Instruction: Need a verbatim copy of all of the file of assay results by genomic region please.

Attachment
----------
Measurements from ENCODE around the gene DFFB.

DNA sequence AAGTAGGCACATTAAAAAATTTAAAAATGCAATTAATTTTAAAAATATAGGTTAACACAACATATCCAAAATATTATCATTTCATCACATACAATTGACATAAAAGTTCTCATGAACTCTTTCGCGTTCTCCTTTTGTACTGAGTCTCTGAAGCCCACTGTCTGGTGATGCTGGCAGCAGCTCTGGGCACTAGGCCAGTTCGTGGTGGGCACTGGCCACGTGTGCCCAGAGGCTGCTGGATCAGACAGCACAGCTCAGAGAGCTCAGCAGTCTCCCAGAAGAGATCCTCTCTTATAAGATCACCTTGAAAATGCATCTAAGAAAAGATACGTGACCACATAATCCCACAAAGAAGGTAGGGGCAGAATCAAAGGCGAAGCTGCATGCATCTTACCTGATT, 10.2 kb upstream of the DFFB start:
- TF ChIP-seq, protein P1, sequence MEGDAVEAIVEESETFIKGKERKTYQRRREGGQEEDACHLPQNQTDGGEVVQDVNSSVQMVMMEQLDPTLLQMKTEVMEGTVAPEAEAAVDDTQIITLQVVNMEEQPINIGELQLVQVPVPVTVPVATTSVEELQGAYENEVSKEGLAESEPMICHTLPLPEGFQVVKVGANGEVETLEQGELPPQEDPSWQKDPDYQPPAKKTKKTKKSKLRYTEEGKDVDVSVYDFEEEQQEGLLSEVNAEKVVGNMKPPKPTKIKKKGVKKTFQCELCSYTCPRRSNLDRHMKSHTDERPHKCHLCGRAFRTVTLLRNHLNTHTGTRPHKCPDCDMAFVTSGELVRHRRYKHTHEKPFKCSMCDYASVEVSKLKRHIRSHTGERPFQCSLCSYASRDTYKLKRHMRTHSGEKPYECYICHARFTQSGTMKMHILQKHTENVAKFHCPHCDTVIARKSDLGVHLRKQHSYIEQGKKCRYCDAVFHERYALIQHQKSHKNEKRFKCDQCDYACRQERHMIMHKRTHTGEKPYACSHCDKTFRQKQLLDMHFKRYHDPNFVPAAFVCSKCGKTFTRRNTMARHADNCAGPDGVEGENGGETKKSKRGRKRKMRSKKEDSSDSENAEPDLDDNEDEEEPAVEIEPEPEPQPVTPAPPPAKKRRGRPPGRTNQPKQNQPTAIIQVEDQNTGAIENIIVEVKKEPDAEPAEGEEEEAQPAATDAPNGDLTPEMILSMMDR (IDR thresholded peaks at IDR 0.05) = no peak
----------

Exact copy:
Measurements from ENCODE around the gene DFFB.

DNA sequence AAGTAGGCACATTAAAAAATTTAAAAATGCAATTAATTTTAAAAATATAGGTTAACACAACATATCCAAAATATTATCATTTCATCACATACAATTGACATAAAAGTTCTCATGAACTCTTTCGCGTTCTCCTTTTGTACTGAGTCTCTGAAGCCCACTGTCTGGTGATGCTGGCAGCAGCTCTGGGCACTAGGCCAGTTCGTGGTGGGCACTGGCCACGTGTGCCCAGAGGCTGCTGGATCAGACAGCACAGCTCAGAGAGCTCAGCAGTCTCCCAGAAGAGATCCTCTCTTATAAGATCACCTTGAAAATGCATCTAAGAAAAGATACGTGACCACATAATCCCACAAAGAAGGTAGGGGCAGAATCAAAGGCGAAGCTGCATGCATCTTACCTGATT, 10.2 kb upstream of the DFFB start:
- TF ChIP-seq, protein P1, sequence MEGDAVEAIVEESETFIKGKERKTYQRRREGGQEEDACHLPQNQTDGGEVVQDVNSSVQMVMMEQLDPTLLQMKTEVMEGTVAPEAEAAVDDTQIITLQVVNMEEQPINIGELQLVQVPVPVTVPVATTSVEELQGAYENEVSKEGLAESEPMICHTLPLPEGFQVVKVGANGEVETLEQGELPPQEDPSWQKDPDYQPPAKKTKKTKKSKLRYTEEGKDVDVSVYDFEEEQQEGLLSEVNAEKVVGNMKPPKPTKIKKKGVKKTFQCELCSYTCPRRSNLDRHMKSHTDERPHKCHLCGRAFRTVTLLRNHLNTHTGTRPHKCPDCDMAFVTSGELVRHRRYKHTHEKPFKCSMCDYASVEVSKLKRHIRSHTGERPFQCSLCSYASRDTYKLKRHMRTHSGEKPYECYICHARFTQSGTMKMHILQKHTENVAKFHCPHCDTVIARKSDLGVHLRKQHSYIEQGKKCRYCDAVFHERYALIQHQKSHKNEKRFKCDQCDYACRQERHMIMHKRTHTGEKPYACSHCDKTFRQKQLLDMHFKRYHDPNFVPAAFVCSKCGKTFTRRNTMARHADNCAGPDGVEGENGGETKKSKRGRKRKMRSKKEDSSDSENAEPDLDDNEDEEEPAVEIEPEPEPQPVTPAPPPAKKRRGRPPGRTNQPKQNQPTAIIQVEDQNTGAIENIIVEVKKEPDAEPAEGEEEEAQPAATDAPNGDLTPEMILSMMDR (IDR thresholded peaks at IDR 0.05) = no peak